Also available at http://math.ucr.edu/home/baez/week160.html
November 20, 2000
This Week's Finds in Mathematical Physics (Week 160)
John Baez
Anyone who grew up on science fiction in the 1960s probably read a
bunch about adventures on strange planets, and dreamt of our future
in space. At least I did. Asimov, Clarke, Heinlein... they helped
get me interested in science, but they also painted a romantic vision
of human destiny. Only later did it become clear that *for now*, the
real adventures will come from the microscopic realm: from applications
of integrated circuits, biotechnology, nanotechnology, and the like.
When you're trying to have lots of fun in a hurry, the speed limit is
the speed of light - and this makes interstellar travel a drag.
Nonetheless, when you imbibe a romantic dream in childhood, it can
be hard to shake it it as an adult. So I still like to read about
strange planets, even if know rationally that I can have more fun at
home.
So - let me start by talking about a world where it might rain methane!
1) Ralph D. Lorenz, The weather on Titan, Science 290 (October 20,
2000), 467-468.
Caitlin A. Griffith, Joseph L. Hall and Thomas R. Geballe, Detection
of daily clouds on Titan, Science 290 (October 20, 2000), 509-513.
Titan is the largest moon of Saturn, and it's the only moon in our
solar system with a significant atmosphere. Its atmosphere is mostly
nitrogen, with a surface pressure 1.5 times that of the air pressure
here on Earths' surface. However, there is also a fair amount of
methane, and even some ethane. At the surface of Titan, it's cold
enough for these compounds to liquefy. People have even seen what
look like pitch-black oceans of hydrocarbon compounds, hundreds of
kilometers in size!
However, 14 kilometers or more from the surface, it gets cold enough
for methane to freeze. And the news is that recently Caitlin Griffith
et al have spotted things that look like methane clouds. Compared to
Earth, which is usually 30 percent covered with clouds, the cloud cover
on Titan seems spotty. There's not really enough methane for lots of
clouds. But there may be rain! The drops would be larger than terrestrial
raindrops, and fall slowly in the gravity of Titan, which is like that
of our moon. Since the near-surface atmosphere usually has a relative
humidity of at most 60%, the drops would tend to evaporate before hitting
the ground. (I've seen a similar thing in New Mexico.) However, in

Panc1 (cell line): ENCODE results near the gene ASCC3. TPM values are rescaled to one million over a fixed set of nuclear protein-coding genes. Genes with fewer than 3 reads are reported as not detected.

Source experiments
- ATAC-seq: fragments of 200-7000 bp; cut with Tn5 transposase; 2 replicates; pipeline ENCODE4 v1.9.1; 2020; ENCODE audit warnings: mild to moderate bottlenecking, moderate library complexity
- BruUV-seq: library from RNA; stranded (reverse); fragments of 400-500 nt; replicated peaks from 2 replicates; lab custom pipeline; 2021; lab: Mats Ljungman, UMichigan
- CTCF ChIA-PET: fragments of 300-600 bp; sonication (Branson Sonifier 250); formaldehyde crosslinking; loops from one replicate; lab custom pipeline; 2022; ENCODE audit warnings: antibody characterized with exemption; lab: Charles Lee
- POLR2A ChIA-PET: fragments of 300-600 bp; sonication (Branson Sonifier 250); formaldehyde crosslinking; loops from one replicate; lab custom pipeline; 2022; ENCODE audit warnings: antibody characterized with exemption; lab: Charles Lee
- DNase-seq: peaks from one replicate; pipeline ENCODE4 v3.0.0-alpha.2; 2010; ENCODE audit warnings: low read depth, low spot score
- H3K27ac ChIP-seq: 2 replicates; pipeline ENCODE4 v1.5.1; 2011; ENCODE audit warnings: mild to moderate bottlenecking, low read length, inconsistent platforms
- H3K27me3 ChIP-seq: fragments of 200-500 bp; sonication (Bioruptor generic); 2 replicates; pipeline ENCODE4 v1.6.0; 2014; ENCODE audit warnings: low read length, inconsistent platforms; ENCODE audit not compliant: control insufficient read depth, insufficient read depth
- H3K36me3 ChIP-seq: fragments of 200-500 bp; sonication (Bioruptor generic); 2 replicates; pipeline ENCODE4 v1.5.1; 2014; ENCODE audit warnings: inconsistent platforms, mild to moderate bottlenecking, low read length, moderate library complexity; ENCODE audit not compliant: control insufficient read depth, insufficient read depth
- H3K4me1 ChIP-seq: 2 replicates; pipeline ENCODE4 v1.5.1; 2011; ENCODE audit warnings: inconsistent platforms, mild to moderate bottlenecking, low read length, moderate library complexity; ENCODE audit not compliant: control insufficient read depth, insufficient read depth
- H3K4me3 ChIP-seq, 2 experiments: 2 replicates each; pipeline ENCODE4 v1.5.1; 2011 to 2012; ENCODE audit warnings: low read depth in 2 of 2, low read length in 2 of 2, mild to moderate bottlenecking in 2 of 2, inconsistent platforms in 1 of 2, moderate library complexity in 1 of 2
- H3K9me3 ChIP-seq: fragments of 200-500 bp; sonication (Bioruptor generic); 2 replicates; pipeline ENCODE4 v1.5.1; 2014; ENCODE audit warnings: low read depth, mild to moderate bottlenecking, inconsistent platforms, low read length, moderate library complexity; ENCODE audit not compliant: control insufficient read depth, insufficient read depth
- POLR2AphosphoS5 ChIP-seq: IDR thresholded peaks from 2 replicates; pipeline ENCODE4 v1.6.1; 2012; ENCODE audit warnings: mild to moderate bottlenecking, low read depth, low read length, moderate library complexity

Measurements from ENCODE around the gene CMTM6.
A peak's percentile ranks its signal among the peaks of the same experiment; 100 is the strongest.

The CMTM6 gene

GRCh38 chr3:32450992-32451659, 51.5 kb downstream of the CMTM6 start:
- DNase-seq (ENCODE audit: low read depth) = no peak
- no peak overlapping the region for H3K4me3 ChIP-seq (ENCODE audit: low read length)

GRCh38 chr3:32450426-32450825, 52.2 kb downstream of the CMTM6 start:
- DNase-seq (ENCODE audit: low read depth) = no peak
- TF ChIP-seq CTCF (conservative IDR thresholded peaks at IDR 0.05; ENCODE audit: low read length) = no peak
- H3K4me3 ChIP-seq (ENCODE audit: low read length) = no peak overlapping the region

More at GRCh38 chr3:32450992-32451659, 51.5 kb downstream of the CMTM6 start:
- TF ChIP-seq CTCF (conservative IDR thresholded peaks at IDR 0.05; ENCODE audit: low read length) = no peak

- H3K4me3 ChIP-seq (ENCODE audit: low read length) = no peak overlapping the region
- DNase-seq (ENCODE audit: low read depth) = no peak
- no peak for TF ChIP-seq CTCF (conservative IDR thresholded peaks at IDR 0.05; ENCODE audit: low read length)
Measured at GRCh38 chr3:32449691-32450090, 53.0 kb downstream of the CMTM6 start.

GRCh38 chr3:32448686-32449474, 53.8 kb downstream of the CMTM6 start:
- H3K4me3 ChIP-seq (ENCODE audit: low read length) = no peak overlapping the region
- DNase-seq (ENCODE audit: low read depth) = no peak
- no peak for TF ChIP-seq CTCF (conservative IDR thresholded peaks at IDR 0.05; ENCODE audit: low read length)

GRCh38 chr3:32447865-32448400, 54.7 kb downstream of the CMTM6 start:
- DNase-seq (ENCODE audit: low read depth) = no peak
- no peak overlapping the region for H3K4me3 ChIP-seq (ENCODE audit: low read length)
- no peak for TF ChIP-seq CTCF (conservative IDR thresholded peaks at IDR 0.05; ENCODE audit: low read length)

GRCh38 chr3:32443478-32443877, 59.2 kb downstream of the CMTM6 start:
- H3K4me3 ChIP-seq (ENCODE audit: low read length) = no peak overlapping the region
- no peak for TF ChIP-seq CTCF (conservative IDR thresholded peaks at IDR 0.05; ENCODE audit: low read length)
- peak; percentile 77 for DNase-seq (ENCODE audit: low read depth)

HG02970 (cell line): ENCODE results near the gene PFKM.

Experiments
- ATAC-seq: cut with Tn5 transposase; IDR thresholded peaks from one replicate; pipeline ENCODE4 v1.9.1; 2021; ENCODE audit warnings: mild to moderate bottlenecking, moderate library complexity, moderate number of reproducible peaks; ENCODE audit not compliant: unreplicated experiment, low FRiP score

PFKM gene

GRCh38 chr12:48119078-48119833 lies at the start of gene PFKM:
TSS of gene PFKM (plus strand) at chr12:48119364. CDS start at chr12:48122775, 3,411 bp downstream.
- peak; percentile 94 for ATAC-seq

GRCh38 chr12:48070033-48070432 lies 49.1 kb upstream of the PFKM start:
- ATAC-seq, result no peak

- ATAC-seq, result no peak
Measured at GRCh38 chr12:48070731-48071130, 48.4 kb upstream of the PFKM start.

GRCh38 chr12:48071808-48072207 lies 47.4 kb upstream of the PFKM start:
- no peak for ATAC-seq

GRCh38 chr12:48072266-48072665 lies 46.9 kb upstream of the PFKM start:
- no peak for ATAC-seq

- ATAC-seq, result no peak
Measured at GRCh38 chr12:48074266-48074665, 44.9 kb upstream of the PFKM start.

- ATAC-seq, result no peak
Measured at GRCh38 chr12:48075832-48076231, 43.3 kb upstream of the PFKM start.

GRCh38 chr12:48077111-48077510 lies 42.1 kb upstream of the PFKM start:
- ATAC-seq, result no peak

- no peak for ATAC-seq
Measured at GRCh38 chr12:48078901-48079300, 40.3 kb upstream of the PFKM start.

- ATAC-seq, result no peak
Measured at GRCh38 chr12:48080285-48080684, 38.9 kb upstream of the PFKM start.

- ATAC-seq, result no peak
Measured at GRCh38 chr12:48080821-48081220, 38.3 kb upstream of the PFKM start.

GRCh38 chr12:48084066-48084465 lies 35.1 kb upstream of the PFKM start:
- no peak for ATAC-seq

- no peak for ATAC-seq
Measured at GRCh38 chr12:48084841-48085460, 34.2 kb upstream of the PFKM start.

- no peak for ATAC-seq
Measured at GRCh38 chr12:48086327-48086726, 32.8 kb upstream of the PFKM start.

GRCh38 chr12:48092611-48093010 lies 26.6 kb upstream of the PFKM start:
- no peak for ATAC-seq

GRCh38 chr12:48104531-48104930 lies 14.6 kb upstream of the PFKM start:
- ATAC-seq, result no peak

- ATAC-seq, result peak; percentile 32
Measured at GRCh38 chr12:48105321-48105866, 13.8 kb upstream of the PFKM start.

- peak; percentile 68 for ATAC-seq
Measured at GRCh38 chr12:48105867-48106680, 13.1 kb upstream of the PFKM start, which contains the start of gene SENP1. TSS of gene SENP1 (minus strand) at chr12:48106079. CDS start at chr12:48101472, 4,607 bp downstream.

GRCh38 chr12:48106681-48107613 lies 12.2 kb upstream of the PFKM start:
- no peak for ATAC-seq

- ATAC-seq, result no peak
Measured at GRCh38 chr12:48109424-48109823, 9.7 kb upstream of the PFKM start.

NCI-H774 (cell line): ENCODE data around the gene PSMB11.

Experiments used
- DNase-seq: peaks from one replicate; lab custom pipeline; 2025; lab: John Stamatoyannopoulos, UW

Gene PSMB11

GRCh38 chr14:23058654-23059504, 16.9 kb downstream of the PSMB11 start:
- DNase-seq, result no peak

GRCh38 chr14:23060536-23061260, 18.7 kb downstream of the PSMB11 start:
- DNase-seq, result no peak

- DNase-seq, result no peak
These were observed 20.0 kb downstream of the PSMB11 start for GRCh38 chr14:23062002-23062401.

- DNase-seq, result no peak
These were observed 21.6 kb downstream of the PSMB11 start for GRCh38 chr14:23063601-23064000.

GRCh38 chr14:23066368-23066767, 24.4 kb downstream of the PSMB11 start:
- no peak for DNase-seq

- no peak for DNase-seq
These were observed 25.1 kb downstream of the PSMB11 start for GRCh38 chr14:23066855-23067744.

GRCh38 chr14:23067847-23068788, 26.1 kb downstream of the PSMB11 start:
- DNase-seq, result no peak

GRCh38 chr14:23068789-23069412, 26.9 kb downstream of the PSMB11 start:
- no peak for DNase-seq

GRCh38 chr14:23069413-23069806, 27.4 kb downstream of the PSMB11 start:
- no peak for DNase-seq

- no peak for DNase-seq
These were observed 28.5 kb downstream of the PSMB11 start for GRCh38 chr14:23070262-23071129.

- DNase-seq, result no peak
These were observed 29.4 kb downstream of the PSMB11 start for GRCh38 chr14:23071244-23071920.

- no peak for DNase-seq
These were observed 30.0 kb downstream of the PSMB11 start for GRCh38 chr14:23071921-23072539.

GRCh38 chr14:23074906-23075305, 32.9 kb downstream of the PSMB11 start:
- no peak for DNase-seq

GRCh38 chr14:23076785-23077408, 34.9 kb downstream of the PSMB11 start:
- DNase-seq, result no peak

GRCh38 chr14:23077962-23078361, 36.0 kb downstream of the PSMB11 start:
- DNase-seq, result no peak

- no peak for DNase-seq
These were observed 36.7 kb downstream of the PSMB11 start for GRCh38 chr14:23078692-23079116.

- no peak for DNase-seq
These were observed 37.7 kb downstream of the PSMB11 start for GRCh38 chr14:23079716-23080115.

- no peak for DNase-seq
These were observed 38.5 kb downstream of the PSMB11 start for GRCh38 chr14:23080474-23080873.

a big rainstorm the evaporation of the first drops might elevate the
humidity to the point where later drops could reach the surface. So
there might even be erosion on the surface of Titan. With any luck,
the Cassini spacecraft will arrive at Saturn in 2004 and make about 40
flybys of Titan in the following 4 years, getting a good look at this stuff.
Now for a crazy speculation of my own. Once upon a time James Lovelock
argued that you could tell there was life on earth simply by noting that
the atmosphere contains lots of oxygen, despite the fact that oxygen is
highly reactive. This means the atmosphere is far from equilibrium.
Yet the percentage of oxygen in the atmosphere has remained fairly constant
for long periods of time! So presumably there must be some homeostatic
mechanism at work to keep it constant. Only life - he argued - could
be responsible! Conversely, Lovelock guessed there is not life on Mars,
because its atmosphere *is* in equilibrium.
Now, the methane in Titan's atmosphere is dissociated by sunlight,
and this process is irreversible, since the resulting hydrogen flies
off into space. At the rate this happens, the entire methane content
of the atmosphere would be destroyed in only 10 million years if it
were not renewed somehow. In the first article cited above, the author
writes: "For the methane we see today not to be a bizarre fluke, it must
be continuously resupplied from a surface reservoir or by cryovolcanism
(that is, volcanism where the molten `rock' is just ice)." And this made
me wonder: where is Lovelock when we need him? Maybe *life* is responsible
for this out-of-equilibrium condition.
Or maybe not. After all, it really could be something else.
Next: a world where it might rain diamonds!
2) Richard A. Kerr, Neptune may crush methane into diamonds, Science
286 (October 1, 1999), 25.
Laura Robin Benedetti, Jeffrey H. Nguyen, Wendell A. Caldwell, Hongjian
Liu, Michael Kruger, and Raymond Jeanloz, Dissociation of CH_4 at high